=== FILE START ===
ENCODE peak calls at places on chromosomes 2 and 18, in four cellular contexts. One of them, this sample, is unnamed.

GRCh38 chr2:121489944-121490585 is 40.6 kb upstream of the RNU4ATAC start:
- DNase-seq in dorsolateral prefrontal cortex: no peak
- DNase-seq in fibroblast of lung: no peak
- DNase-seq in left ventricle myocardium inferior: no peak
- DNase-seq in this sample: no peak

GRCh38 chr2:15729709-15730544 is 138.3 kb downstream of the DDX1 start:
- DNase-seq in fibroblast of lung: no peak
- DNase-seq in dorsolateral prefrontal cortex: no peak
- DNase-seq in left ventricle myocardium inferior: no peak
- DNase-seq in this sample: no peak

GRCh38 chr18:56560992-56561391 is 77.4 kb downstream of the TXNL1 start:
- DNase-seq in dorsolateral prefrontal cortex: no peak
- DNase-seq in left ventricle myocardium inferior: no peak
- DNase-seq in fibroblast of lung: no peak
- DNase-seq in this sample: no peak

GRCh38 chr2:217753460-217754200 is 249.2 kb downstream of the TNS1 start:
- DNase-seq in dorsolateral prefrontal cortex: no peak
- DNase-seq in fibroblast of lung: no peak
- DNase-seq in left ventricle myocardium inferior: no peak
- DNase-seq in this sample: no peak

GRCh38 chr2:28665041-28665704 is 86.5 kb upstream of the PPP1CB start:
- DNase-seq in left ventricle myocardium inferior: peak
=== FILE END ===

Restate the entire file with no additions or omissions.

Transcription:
ENCODE peak calls at places on chromosomes 2 and 18, in four cellular contexts. One of them, this sample, is unnamed.

GRCh38 chr2:121489944-121490585 is 40.6 kb upstream of the RNU4ATAC start:
- DNase-seq in dorsolateral prefrontal cortex: no peak
- DNase-seq in fibroblast of lung: no peak
- DNase-seq in left ventricle myocardium inferior: no peak
- DNase-seq in this sample: no peak

GRCh38 chr2:15729709-15730544 is 138.3 kb downstream of the DDX1 start:
- DNase-seq in fibroblast of lung: no peak
- DNase-seq in dorsolateral prefrontal cortex: no peak
- DNase-seq in left ventricle myocardium inferior: no peak
- DNase-seq in this sample: no peak

GRCh38 chr18:56560992-56561391 is 77.4 kb downstream of the TXNL1 start:
- DNase-seq in dorsolateral prefrontal cortex: no peak
- DNase-seq in left ventricle myocardium inferior: no peak
- DNase-seq in fibroblast of lung: no peak
- DNase-seq in this sample: no peak

GRCh38 chr2:217753460-217754200 is 249.2 kb downstream of the TNS1 start:
- DNase-seq in dorsolateral prefrontal cortex: no peak
- DNase-seq in fibroblast of lung: no peak
- DNase-seq in left ventricle myocardium inferior: no peak
- DNase-seq in this sample: no peak

GRCh38 chr2:28665041-28665704 is 86.5 kb upstream of the PPP1CB start:
- DNase-seq in left ventricle myocardium inferior: peak